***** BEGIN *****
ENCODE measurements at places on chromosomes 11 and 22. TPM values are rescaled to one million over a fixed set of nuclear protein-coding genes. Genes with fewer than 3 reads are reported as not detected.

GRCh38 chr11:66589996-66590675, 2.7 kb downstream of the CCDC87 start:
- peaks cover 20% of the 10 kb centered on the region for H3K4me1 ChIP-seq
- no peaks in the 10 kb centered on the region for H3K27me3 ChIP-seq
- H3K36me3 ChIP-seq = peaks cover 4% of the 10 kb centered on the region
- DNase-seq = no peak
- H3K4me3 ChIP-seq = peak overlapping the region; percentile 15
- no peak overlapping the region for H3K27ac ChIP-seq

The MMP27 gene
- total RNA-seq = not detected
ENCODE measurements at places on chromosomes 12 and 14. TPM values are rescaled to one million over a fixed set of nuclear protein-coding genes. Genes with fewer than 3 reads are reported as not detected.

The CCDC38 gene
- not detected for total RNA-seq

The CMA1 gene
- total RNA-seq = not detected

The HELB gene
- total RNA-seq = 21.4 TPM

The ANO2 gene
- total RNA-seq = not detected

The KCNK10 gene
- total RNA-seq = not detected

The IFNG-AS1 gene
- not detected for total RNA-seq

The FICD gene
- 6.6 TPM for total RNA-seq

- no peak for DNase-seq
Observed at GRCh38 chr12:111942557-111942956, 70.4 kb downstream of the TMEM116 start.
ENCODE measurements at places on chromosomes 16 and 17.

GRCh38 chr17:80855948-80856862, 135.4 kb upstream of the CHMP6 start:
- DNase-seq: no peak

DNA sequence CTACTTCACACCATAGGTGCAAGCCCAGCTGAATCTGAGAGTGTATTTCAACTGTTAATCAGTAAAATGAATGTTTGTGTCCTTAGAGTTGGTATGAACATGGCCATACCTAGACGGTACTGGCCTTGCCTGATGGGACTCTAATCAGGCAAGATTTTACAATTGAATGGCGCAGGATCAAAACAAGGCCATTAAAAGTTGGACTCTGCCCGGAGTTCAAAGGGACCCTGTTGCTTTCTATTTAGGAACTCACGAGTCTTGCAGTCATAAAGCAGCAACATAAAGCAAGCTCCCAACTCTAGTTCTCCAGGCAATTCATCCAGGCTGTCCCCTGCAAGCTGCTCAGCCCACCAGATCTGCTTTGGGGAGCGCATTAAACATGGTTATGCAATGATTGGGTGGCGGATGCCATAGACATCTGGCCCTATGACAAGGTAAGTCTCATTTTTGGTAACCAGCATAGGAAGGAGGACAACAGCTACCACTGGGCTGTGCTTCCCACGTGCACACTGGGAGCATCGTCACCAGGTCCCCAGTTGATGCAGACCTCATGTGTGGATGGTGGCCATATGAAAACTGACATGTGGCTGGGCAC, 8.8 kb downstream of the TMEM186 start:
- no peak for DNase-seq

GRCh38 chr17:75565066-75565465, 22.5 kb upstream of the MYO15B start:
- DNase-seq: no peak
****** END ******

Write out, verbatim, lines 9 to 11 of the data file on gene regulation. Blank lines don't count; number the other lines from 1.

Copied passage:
The MMP27 gene
- total RNA-seq = not detected
ENCODE measurements at places on chromosomes 12 and 14. TPM values are rescaled to one million over a fixed set of nuclear protein-coding genes. Genes with fewer than 3 reads are reported as not detected.